The Middle East is in meltdown.
The Syrian civil war is unrestrained. Tens of thousands have died. Saudi Arabia and Turkey are considering direct intervention. Syria’s mayhem threatens to spill into Lebanon, and in Beirut, Iran and Hezbollah wage terrorism against their political opponents.
Jordan is overwhelmed by a refugee crisis of staggering proportions.
Iraq teeters on the brink of collapse. Its government remains divided and weak. Unsupported by America, the Sunni tribes are wedged between the jackboot of Iran and the horrors of ISIS.
Yemen is a Mad Max battleground between Saudi Arabia and Iranian-supported Houthi rebels (and nationalists, separatists, and al-Qaeda).
‘We can’t sit back and be nowhere as Iran is allowed to retain much of its capability and amass its research.’
But while the operative cause of this disaster is authoritarianism and the rot of political Islam, President Obama’s strategy is certainly catalyzing the catastrophe. And now, thanks to his delusion, the chaos is about to get a thermonuclear injection. Just read what one Gulf leader currently visiting Washington told the New York Times: “We can’t sit back and be nowhere as Iran is allowed to retain much of its capability and amass its research.”
The Saudis have made themselves clear. As I explained in February, Iran’s acquisition of a nuclear capability will lead to reciprocal action by the Saudi government. After all, Saudi Arabia’s long-term financial support for Pakistan’s nuclear program has never been just about Islamic beneficence. Instead, that funding was a down payment for future opportunity.
This speaks to the great failing of President Obama’s Middle East policy: its narrow focus.
President Obama believes rapprochement with Iran is fostered by his tangible support for the more moderate elements of that regime. But he neglects two undeniable facts. First, Iran’s policy toward the United States is shaped not only by deep mistrust but also by outright hatred. To be sure, President Obama has forged trust with more-moderates like Foreign Minister Zarif and President Rouhani. Yet he has neglected the simultaneous need to deter regime hard-liners who hate America and hold great influence over the Supreme Leader, Ayatollah Khamenei. Today, those hard-liners are empowered by President Obama’s strategic hesitation.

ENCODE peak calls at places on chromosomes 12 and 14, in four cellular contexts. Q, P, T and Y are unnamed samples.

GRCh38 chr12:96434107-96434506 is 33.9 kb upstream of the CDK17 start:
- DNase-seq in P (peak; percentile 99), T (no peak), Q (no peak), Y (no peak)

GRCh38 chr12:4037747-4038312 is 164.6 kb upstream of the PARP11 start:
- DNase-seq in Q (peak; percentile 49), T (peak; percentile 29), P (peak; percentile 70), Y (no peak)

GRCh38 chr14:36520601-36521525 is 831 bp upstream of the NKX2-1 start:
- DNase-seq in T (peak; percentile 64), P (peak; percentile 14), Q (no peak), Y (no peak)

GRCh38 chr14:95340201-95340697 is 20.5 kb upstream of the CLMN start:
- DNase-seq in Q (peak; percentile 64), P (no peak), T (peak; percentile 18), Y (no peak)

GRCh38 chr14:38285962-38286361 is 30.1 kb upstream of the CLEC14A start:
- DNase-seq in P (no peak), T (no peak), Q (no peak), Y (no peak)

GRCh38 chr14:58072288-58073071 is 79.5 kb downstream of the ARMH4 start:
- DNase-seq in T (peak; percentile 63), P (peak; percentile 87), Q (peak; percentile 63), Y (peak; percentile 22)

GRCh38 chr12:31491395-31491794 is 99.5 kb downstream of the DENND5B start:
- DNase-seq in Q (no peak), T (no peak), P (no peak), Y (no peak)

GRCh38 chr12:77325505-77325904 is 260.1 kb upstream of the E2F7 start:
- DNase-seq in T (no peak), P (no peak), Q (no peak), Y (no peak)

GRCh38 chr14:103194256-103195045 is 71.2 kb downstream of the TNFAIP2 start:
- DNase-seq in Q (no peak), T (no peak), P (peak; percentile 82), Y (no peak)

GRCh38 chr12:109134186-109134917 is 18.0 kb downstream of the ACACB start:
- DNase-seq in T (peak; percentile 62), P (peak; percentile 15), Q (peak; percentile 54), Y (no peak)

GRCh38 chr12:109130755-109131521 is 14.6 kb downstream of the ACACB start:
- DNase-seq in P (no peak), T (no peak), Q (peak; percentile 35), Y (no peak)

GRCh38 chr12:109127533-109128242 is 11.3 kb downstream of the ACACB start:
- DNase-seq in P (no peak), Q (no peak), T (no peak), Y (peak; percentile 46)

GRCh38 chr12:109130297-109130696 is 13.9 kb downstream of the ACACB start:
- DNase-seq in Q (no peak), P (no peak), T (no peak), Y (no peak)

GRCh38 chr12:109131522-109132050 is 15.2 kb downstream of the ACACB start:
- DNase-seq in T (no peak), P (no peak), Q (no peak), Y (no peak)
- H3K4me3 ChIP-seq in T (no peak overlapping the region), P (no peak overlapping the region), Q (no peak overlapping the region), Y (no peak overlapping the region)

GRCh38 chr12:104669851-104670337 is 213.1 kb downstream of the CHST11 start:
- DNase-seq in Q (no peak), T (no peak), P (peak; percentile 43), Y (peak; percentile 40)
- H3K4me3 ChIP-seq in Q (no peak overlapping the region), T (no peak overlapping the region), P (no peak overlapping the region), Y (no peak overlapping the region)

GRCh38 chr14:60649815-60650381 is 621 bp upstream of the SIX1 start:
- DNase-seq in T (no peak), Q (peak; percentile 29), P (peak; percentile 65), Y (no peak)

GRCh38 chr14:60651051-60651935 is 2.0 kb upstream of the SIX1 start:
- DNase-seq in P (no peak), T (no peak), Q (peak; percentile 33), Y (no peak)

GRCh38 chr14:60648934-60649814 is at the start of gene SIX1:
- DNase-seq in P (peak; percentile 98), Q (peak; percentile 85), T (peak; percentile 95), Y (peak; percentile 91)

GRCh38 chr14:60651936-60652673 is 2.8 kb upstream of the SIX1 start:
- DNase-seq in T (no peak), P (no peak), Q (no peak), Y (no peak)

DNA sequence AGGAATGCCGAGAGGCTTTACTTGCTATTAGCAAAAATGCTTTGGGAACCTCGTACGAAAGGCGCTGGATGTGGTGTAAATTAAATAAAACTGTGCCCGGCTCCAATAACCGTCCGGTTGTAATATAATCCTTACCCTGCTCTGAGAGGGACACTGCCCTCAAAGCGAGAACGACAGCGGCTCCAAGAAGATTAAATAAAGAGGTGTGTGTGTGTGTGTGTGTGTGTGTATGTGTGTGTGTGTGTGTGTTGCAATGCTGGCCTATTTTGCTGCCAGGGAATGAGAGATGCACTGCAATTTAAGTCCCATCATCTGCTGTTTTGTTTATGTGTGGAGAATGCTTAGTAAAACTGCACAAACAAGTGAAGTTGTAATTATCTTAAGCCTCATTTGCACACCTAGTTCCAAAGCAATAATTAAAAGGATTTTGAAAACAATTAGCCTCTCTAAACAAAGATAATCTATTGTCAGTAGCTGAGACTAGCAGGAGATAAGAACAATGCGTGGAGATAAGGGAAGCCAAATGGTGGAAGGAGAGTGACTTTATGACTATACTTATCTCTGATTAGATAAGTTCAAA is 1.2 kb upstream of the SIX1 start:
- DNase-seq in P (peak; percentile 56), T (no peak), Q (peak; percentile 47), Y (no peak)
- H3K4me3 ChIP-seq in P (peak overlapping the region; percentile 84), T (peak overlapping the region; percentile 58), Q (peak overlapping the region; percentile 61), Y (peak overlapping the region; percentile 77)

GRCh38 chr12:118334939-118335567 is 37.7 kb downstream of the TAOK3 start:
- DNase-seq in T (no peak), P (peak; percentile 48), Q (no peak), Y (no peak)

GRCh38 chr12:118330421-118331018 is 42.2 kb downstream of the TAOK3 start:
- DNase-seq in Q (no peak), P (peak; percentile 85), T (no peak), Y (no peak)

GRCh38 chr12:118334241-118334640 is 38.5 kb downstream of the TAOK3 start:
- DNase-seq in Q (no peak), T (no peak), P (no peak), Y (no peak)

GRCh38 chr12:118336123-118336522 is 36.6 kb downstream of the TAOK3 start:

Don’t believe me? Just look at what they’re doing.
Two weeks ago, Iran seized a Marshall Islands–flagged cargo ship. Last week, an Iranian general said, “We welcome war with the Americans.” This week, the Iranians sent a cargo ship to Yemen to test whether Obama would prevent them from supplying the Houthi rebels. Yesterday, the Iranians fired on a Singapore-flagged cargo ship in the Strait of Hormuz. The U.S. Navy’s response? To send an unarmed plane that arrived too late to do anything. As CNN noted, “The Pentagon recently stopped escorting commercial vessels through the Strait of Hormuz, and it’s not clear if those operations will resume.”
Of course, Iran’s growing hostility was entirely predictable. It’s why I argued a couple of months back that President Obama needed to send another carrier strike group to the Persian Gulf.
Instead, the Obama administration chose to ignore reality. And it still does so. Take John Kerry’s patently ludicrous defense on Tuesday of the Russian-brokered WMD deal with Assad. In return for avoiding U.S. retaliation for his August 2013 massacre at Ghouta, the deal required Assad to surrender his chemical weapons. He hasn’t. Instead, as the Obama administration is well aware, the agreement has not prevented Assad from continuing to burn the lungs of Syrian children. Still, to Kerry, it’s a victory. As he put it, “We have seen what happens when Russia and the United States work together.”
These failures — so brutal and so unambiguous — are the tombstone of U.S. credibility and of our ability to stall the Middle East’s descent into chaos. Iran knows it, and so do our allies. And this, in essence, is why Saudi Arabia will go nuclear. American guarantees are no longer reliable. While President Obama doubles down on vacuous words, others are choosing nuclear weapons.
— Tom Rogan, based in Washington, D.C., writes regularly for National Review. He is a panelist on The McLaughlin Group and holds the Tony Blankley chair at the Steamboat Institute. He tweets @TomRtweets.